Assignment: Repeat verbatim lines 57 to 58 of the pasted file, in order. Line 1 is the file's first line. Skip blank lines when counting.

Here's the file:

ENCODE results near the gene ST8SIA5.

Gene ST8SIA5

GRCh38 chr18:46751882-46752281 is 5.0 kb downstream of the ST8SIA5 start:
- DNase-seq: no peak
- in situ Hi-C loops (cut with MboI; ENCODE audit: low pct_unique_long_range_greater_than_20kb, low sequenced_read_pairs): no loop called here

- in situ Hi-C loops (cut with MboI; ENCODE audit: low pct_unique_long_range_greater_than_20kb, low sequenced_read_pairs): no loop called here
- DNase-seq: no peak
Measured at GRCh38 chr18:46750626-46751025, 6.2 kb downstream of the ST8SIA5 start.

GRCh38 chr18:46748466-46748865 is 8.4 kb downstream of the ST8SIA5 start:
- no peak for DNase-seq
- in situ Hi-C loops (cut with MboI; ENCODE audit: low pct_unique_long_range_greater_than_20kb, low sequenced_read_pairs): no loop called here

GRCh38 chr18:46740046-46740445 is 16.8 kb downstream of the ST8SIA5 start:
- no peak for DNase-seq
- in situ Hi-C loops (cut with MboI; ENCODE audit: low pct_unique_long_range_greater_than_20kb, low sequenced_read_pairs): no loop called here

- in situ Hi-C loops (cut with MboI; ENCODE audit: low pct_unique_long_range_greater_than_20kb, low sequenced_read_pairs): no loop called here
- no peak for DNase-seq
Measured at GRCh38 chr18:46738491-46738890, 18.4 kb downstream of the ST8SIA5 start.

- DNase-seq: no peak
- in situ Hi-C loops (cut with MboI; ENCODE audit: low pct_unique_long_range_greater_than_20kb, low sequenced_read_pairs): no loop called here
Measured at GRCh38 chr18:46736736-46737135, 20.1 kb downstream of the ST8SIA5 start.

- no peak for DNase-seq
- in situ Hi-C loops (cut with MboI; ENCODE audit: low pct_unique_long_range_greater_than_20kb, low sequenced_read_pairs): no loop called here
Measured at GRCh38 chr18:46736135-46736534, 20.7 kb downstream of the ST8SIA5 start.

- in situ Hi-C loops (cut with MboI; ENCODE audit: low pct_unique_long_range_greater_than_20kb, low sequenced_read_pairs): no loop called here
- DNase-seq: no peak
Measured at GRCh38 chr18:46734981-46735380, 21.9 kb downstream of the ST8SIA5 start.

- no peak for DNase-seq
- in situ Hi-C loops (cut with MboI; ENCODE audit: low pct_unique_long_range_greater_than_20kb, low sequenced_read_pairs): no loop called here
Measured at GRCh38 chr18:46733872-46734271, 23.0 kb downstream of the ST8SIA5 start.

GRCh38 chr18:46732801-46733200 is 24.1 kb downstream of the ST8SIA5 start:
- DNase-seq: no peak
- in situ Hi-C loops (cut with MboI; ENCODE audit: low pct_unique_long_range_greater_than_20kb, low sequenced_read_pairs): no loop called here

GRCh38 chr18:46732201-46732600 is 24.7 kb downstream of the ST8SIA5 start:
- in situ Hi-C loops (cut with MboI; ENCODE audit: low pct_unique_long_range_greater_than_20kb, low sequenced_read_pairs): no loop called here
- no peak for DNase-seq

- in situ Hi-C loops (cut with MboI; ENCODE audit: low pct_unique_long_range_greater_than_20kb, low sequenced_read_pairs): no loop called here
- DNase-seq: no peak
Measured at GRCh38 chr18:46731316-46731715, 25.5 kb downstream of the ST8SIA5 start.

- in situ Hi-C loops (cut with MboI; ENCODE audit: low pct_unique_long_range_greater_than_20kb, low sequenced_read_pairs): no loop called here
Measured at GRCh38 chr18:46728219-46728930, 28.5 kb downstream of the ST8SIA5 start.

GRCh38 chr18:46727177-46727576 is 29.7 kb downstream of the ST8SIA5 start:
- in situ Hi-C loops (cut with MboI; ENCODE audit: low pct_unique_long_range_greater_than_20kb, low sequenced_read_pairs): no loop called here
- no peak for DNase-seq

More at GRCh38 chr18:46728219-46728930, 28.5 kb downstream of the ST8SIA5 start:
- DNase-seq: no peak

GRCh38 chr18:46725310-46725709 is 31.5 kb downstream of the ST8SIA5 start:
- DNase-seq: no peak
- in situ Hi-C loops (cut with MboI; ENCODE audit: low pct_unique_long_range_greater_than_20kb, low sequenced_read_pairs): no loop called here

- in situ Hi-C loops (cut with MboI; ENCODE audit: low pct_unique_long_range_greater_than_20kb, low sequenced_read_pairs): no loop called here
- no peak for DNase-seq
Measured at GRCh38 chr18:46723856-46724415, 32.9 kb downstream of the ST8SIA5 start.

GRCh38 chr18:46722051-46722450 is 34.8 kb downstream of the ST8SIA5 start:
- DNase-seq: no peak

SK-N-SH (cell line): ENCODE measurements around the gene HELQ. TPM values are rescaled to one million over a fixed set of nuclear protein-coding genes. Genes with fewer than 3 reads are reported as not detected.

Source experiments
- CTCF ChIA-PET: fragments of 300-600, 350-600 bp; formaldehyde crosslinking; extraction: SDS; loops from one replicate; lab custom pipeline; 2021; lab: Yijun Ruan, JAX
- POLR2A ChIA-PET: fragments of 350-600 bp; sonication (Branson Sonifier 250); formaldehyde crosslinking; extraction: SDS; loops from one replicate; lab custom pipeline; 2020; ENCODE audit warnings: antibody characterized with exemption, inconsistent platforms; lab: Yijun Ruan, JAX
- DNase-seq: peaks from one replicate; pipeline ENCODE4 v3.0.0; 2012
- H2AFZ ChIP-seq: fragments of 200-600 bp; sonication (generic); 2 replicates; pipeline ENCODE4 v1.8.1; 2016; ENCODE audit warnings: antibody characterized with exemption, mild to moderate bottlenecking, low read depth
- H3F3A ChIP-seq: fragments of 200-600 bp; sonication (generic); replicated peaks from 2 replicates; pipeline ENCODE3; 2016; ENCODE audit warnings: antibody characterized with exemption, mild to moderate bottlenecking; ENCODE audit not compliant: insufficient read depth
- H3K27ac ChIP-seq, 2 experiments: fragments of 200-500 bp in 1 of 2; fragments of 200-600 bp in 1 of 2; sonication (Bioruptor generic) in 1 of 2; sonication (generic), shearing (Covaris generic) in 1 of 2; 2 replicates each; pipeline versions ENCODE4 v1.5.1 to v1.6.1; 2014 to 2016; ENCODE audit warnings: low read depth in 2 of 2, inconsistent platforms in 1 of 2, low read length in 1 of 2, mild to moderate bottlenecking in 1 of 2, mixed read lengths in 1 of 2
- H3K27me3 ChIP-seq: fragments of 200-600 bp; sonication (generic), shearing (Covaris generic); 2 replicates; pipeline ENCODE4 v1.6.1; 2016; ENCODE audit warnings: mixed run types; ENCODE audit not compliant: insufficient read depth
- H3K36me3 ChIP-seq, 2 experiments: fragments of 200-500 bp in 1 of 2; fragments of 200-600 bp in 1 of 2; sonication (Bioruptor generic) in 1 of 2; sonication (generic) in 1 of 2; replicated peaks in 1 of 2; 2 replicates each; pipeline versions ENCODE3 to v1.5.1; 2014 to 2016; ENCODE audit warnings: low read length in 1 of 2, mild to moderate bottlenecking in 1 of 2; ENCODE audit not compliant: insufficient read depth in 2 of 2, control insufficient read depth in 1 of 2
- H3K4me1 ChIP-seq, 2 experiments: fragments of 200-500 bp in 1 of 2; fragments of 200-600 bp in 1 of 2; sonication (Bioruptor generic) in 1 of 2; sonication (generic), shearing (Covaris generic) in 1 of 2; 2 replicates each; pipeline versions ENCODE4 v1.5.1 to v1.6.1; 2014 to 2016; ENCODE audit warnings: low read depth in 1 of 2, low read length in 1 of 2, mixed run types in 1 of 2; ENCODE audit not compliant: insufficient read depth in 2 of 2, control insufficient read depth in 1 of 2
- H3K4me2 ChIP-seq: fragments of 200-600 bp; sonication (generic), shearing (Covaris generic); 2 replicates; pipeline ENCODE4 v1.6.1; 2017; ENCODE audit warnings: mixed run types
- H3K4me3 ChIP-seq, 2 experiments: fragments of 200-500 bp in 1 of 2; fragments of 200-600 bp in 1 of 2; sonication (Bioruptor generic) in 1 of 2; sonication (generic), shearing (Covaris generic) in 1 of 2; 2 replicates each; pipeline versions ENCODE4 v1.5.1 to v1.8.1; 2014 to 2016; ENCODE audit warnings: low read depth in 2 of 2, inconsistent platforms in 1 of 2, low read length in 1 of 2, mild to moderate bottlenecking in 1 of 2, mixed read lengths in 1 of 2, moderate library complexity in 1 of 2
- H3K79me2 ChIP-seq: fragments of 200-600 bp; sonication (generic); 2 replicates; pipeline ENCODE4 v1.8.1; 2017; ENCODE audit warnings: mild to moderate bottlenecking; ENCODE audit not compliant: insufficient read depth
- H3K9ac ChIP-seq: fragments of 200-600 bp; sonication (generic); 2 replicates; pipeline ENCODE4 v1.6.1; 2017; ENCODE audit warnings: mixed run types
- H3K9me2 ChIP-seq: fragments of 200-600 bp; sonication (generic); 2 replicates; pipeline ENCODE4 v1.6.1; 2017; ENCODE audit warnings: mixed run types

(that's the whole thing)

- POLR2A ChIA-PET: fragments of 350-600 bp; sonication (Branson Sonifier 250); formaldehyde crosslinking; extraction: SDS; loops from one replicate; lab custom pipeline; 2020; ENCODE audit warnings: antibody characterized with exemption, inconsistent platforms; lab: Yijun Ruan, JAX
- DNase-seq: peaks from one replicate; pipeline ENCODE4 v3.0.0; 2012